Shut In

by Ralph Kim

A story of being a shut in, where moving through physical space is required to solve puzzles and move through virtual spaces. For the purpose of the demo, this feature was removed. Touch the sides to move and press the button to interact. Exiting the room without solving it simply resets the room to its initial state.

Download : GPS disabled for Mac


Turtle Wushu:
A game a lot like Joust, which I found to actually be better. The physicality of the turtle gave tactile feedback, so I was always aware of the physical limitations of the actions I could take, whereas death in Joust seemed a bit arbitrary and dependent on the whims of the computer referee. The possibility of a large number of participants worked to its benefit, as each game took longer to play so the stakes felt higher. I might be biased because I tied for first place. There was some awkward tension involved also like in Joust, where I was initially hesitant to aggressively attack someone I didn’t know, especially that old woman who played with us.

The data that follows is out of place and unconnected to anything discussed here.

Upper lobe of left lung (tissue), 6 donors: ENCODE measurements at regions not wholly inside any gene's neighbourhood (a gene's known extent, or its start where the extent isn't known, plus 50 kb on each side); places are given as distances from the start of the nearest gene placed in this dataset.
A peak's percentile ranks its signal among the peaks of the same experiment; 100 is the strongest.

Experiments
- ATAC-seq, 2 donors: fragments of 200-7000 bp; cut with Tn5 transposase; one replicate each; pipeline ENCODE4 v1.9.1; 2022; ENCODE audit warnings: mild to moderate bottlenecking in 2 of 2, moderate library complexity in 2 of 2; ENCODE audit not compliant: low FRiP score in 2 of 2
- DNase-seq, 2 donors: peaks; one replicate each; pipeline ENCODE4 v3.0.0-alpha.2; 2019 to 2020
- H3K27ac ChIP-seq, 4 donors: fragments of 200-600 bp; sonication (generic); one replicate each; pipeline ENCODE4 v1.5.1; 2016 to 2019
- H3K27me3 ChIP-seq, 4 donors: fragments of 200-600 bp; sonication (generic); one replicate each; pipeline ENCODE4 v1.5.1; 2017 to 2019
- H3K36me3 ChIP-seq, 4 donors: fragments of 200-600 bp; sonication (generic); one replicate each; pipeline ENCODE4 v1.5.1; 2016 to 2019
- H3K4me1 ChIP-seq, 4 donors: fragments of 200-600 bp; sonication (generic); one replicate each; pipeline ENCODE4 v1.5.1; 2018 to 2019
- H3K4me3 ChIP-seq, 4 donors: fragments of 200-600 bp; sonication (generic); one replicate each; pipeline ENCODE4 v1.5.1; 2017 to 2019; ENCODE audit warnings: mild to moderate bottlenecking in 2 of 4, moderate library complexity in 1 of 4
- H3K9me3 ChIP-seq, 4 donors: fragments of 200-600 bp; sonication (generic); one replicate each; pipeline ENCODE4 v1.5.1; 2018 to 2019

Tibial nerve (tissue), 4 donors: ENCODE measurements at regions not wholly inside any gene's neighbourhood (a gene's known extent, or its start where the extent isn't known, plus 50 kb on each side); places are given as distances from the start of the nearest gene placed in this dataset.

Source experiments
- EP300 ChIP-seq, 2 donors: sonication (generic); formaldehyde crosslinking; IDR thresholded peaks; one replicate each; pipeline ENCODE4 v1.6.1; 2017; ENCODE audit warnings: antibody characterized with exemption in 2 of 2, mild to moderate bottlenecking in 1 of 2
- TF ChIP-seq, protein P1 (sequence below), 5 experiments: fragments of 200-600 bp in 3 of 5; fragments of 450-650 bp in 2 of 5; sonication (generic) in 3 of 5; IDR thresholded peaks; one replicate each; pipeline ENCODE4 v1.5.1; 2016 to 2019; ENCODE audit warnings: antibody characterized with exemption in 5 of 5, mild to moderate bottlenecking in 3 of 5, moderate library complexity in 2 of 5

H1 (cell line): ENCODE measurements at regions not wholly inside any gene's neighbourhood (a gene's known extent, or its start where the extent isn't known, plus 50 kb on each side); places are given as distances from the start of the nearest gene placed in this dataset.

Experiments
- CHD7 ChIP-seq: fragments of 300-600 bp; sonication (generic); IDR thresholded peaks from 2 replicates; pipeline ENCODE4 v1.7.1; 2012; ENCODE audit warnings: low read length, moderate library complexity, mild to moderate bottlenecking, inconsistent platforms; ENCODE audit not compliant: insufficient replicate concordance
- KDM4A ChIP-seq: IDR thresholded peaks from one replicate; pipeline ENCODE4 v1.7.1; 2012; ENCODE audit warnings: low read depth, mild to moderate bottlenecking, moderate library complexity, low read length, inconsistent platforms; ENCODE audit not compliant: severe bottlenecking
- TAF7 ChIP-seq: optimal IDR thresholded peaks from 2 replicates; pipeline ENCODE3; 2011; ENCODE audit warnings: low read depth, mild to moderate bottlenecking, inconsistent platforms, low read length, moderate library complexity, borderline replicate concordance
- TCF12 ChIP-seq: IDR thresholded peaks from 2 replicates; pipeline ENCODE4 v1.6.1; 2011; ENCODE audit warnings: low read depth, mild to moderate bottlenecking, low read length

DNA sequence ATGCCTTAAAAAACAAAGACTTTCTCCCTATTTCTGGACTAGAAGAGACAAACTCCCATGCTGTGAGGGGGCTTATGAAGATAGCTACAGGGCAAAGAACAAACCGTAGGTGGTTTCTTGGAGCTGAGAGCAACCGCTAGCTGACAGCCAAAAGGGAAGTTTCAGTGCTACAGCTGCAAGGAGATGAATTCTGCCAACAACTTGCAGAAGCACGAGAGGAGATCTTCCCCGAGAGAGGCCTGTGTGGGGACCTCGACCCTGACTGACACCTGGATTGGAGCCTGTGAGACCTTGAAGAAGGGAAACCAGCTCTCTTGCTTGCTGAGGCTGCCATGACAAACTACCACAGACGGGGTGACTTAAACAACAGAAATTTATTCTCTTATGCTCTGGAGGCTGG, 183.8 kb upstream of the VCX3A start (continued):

Fun in concept, but poorly executed. The aimless wandering around did not work to its benefit. Everyone clumped together and stayed near the beginning area. The game really needed an incentive for the teams to spread out and wander actively to emphasize the role play aspect. The actual confrontation was also underwhelming, as the duels lacked any degree of appreciable complexity or strategy.

Also why was the beer so expensive?

Septim and Dimed

I sought to simulate economic hardships and play Skyrim in a manner that crosses realistic, difficult, and unfun. However, I eventually realized that simulation and realism are neither realistically feasible nor desirable, despite the efforts of Bethesda and Rockstar to create an environment that feels truly lived in. This is a demonstration of why such goals are do not work within game systems.